DEAR READERS: I have raised the issue of using remote-controlled, bark-activated or fence-line triggering shock collars on dogs, voicing my disapproval of such devices -- with rare exceptions, such as their use by sensitive and experienced dog handlers, including many veterinarians.
British veterinarian Dr. Mike Smith, from my natal county of Lancashire, had fence-line triggering collars on his two Labradors, and by the age of 12, they both developed laryngeal paralysis. He wonders if there is a connection between this malady and the electrical field created by the capacitor in the collars. The collars were rarely triggered once the dogs were conditioned to keep away from the electrical fence line.
Any experiences from readers whose dogs have developed laryngeal paralysis, and had been wearing these kinds of collars, would be appreciated.
Apparently, laryngeal paralysis has recently become quite a common condition in dogs in the U.K. Genetics may be involved, as well as the dogs’ environments. Many, left alone all day, bark and howl for hours. Could this, and the use of various shock-collar systems, be contributing factors? And if addressed, might this condition be preventable?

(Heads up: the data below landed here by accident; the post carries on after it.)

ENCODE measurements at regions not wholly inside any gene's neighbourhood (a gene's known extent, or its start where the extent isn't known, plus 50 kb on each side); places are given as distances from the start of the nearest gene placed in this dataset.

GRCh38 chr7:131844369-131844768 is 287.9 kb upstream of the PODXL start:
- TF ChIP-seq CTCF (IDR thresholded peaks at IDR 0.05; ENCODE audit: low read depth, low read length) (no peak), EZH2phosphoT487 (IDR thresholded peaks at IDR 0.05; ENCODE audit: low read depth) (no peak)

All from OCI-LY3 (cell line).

We should also consider possible damage caused by dogs pulling hard when on a leash, and wearing narrow collars and choke-chains. Tracheal collapse, especially in small breeds, can be avoided by putting them in a harness instead.
DEAR DR. FOX: My wife and I are retirees with a young dog. We have two off-leash dog parks near where we live, but our dog will not go and run or play with the other dogs. She just stays close to us, but we want her to get some exercise. She’s a rescued 2-year-old Australian heeler, and has no interest in chasing balls or Frisbees. What would you advise? -- R.M., Minneapolis, Minnesota
DEAR R.M.: My wife and I have the same problem with our dog, also a rescue and mainly Australian red heeler. On rare occasions, she will have a game of chase with a friendly dog, but that is the exception for her.
You might try what gets our Kota running: On walks, my wife holds her leash while I walk way ahead, and then she lets Kota go, who runs like the wind to me. Then I walk with the dog and eventually let her run back when my wife calls her. In the off-leash enclosed dog area nearby, we stand about 50 yards apart, and Kota is happy to run from one of us to the other. She has never been a “runaway” kind of dog -- truly a heeler. She knows she has a forever home, and her attachment to us is probably in part due to some PTSD and fear of abandonment.
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